Q: The 12th Annual Swim & Fin includes a 500 meter course, 1 mile and a 5 km option. What are some of the reasons that this is such a good event for novices to try their first open water event?
A: The Swim & Fin is a well-established event with an excellent safety record. The 500-meter has been called the "get wet, fun swim." It's a short course--less than one third of a mile, equivalent to five laps in an Olympic pool. We have considerable safety support with lifeguards and kayakers keeping a close eye on the swimmers. The harbormaster is right there if anyone needs to be rescued.
Q: It looks like you have fun activities set up at the beach. What are some of the fun things swimmers and their families can enjoy on race day?
A: The Swim & Fin is held in a beautiful wooded park with dazzling views of the water. It's a perfect spot for a family picnic. There's a playground for young kids, two beaches and a steep old-fashioned concrete slide that has been thrilling children and adults since 1943. (It's the only one in New England and cardboard is a must for this slide!) We have food, music, a marine touch tank with local sea creatures, raffles and some activities for kids. Swimmers will have access to a changing room and outdoor shower, and will be treated to fresh clam chowder donated by Finz--a fabulous local seafood restaurant. The awards are uniquely ocean-themed-- no regular medals for us! With its rich history and cultural attractions, Salem is a great place to visit. There are shops, museums, including the world-class Peabody Essex Museum, the National Park Service's Salem Maritime Historic Site, wonderful restaurants, and more for every age group.
Q: How did the Swim & Fin get established 12 years ago?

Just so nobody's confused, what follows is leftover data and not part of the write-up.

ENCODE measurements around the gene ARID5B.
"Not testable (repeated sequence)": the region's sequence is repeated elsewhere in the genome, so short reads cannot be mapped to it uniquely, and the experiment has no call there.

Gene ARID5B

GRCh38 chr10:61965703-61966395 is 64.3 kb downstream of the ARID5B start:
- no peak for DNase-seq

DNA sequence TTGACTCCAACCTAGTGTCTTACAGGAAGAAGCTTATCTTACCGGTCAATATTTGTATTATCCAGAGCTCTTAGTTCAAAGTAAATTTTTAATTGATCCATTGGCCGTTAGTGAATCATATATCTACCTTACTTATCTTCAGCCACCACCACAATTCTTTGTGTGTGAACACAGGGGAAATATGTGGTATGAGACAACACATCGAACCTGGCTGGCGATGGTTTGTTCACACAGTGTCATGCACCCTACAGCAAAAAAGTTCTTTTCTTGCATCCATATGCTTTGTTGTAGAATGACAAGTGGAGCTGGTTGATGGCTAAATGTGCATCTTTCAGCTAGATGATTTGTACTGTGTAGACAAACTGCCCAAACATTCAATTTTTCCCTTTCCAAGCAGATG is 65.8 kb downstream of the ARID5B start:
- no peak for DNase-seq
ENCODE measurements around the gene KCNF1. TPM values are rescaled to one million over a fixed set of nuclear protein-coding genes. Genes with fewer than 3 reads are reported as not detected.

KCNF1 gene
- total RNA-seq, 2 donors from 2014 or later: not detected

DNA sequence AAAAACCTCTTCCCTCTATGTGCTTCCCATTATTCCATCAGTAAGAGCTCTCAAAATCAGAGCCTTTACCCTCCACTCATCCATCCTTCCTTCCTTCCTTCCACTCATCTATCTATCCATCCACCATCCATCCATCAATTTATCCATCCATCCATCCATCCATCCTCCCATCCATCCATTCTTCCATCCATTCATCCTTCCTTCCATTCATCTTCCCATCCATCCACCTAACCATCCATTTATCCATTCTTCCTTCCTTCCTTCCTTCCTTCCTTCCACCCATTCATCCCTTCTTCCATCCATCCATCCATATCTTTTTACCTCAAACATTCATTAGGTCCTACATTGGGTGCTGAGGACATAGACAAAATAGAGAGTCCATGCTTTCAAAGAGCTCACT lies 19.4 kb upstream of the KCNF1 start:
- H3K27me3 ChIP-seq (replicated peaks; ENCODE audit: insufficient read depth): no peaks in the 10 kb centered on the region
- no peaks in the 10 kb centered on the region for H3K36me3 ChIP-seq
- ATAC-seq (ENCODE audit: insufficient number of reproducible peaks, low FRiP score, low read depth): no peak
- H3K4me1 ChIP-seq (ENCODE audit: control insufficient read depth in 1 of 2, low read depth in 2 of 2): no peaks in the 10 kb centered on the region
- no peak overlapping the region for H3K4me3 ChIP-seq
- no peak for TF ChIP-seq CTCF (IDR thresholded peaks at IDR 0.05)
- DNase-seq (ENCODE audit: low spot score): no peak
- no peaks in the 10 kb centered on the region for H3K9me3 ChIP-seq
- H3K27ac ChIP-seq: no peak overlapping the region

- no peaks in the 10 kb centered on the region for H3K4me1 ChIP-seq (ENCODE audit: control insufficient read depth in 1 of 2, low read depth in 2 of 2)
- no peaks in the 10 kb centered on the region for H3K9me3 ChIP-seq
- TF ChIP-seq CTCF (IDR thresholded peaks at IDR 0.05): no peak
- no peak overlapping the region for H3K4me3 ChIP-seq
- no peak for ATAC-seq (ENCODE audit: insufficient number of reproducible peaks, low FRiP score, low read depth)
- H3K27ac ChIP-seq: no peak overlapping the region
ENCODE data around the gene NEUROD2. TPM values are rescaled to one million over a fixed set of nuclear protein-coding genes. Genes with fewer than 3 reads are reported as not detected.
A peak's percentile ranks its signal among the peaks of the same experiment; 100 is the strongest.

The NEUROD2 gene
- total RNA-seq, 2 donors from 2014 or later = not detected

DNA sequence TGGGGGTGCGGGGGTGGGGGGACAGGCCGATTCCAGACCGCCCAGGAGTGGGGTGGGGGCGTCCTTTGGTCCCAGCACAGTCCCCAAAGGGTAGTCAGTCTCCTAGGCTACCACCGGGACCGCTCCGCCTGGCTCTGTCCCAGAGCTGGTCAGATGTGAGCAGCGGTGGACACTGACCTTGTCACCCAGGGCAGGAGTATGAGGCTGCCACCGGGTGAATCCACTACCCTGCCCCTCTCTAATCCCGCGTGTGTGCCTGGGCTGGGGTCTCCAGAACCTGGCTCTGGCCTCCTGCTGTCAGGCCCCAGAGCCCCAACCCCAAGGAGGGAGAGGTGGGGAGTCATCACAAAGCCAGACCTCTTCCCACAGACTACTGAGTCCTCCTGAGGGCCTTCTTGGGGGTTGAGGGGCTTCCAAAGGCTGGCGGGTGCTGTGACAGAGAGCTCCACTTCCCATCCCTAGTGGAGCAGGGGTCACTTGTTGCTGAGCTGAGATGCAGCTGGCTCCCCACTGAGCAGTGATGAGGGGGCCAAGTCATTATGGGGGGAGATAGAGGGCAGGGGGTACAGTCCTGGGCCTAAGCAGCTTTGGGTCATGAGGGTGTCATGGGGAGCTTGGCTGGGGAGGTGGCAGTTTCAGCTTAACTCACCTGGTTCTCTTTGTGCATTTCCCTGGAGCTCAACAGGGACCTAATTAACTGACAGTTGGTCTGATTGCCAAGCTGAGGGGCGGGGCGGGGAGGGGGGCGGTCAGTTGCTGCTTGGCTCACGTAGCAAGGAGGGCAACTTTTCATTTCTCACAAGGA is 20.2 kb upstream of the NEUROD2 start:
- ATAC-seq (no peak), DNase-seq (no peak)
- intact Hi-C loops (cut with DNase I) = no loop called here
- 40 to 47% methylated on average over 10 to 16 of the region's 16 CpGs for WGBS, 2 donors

A: The Swim & Fin was started by a neurosurgeon. Seriously. Twelve years ago, Dr. Michael Medlock walked into the Salem Sound Coastwatch offices with the proposition that we should hold open water swimming races. Dr. Medlock grew up swimming in Florida and in New England he loves Salem Sound with its beautiful coast, beaches, vibrant marine life, and charming islands that frame the view. He thought it would be a great way to highlight our clean swimmable water and connect people to the Sound. We liked the idea, especially since encouraging recreational use of these coastal waters is one of our core values. Dr. Medlock created the event and continued as Race Director for 10 years. In the beginning, swim fins were allowed, hence the name. That feature has since been dropped and now the name stands more for swimming with the fishes.
Q: Volunteers make our swim events special. Who are some of the people that help put on the race?
A: Volunteers are the life-blood of Salem Sound Coastwatch's activities, including the Swim & Fin. We have professional lifeguards who donate their time, experienced kayakers who patrol the course, medical professionals who provide first aid, and people of all walks of life who direct the cars, put out signs, handle registration and body marking, and coordinate swimmer safety. We also have many sponsors and donors. Finz, a famous local seafood restaurant, donates clam chowder for the swimmers; a local shellfish company donates clam and scallop shells that we paint gold, silver and bronze for medals, and many local companies support this event. The thing they all share in common is a love of our coastal waters.